FIG. 8 illustrates a vehicle 16 in station 12, with the vehicle 16 engaging endless conveyor belt 110, which is in turn driven by conveyor motor 134. The upper portion 110a of conveyor belt 110 slides upon a lower leg of channel 136.

The station deck 138 is advantageously provided below the centerline of vehicle wheels 34. Space over sidewalk 58 is conserved by using the inner flange 140 of H-beam 36 for vehicles in the station and the outer flange 142 of beam 36 for vehicles on the main line. The conveyor belt 110 typically will transport and hold approximately seven vehicles as illustrated in FIG. 7, although the station may be configured to accommodate any number of vehicles. Access to the station deck 138 can be by stairs or elevator at the platform ends.

System operation will be described by reference to the station (FIG. 7) and the electrical schematic (FIG. 9). The operation of the system will be described based upon a situation wherein a full complement of vehicles 16 is available at a station, including a vehicle in start position 116. Eight vehicles (FIG. 7) is exemplary but not necessarily the fixed number.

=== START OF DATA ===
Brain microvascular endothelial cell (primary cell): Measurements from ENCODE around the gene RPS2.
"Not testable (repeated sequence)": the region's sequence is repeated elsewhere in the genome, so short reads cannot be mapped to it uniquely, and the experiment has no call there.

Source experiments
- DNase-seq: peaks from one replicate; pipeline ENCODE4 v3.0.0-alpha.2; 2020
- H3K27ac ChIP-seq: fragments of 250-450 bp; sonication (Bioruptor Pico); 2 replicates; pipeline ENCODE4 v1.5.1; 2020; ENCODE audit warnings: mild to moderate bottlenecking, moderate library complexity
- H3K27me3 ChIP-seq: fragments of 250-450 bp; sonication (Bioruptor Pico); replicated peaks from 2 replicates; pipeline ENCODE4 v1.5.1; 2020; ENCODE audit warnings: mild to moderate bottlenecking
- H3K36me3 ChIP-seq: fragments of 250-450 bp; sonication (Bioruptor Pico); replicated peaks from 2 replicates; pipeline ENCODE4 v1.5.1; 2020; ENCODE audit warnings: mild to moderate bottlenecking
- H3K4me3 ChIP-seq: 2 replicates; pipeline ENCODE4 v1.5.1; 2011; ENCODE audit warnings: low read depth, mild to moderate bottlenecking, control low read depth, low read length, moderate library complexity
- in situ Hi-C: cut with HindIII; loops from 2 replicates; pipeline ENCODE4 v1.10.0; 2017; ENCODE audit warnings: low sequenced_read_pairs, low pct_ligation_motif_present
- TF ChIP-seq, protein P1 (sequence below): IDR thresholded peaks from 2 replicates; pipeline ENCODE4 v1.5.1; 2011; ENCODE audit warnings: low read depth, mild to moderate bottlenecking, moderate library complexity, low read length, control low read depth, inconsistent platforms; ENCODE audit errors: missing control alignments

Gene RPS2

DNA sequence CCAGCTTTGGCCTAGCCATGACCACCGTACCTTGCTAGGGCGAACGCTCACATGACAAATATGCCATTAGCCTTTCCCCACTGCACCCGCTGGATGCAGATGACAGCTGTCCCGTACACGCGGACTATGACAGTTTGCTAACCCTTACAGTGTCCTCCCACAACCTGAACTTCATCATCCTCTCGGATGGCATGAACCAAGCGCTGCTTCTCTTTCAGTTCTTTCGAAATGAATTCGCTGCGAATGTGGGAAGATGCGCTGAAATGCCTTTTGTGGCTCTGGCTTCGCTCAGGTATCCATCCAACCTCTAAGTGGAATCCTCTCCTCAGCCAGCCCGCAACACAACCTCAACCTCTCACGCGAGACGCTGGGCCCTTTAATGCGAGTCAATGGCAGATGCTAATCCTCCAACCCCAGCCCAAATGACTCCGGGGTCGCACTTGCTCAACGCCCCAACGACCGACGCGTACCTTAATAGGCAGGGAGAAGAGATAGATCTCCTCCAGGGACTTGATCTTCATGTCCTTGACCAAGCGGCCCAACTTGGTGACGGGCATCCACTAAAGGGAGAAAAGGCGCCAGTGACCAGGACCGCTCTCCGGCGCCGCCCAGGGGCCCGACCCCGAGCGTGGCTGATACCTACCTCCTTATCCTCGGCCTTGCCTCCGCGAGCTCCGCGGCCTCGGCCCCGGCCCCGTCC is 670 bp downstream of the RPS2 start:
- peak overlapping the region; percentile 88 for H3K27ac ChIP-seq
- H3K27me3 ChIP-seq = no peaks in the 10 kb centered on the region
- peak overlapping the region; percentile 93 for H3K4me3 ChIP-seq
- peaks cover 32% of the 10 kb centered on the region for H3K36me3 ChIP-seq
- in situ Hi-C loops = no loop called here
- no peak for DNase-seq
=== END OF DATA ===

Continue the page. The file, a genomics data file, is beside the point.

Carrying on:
A passenger pushes stop switch 152 at start position 116, thereby activating a timer (not shown) in counter/controller 96. This prevents any vehicle motion until the passengers have entered and seated themselves within the vehicle at the start position 116 or other positions on the conveyor belt 110. Rotating the lever 80 to ensure that the center pin 30 is down and engaging the center guide vane 92 in the exit portion 22 activates a start switch 156 in the deck below the vehicle. Controller 96 is then activated to energize switch contacts 158 and 160 and thence the conveyor motor 134 and start motor 130. Accelerating motor 132 is started through limit switch contacts 162 that activate when vehicle motion commences. Contact 166 energizes the vehicle stop solenoid 164, lowering vehicle stop 118 (FIG. 7). If there is no approaching vehicle on the main line within, say, 70 feet of the station, the main line limit switches 133 will be closed and the vehicle 16 will be started and accelerated to the station exit 22 to enter the main line at approximately the main line speed. Upon exiting the station: the stop limit switch 170 opens, de-energizing stop solenoid 164, permitting a spring return to raise the stop 118 to halt the next oncoming vehicle which is being moved by the conveyor belt 110; the exiting vehicle actuates exit limit switch 172 reducing the vehicle count of counter/controller 96 to seven since there is now an empty position at conveyor position 120.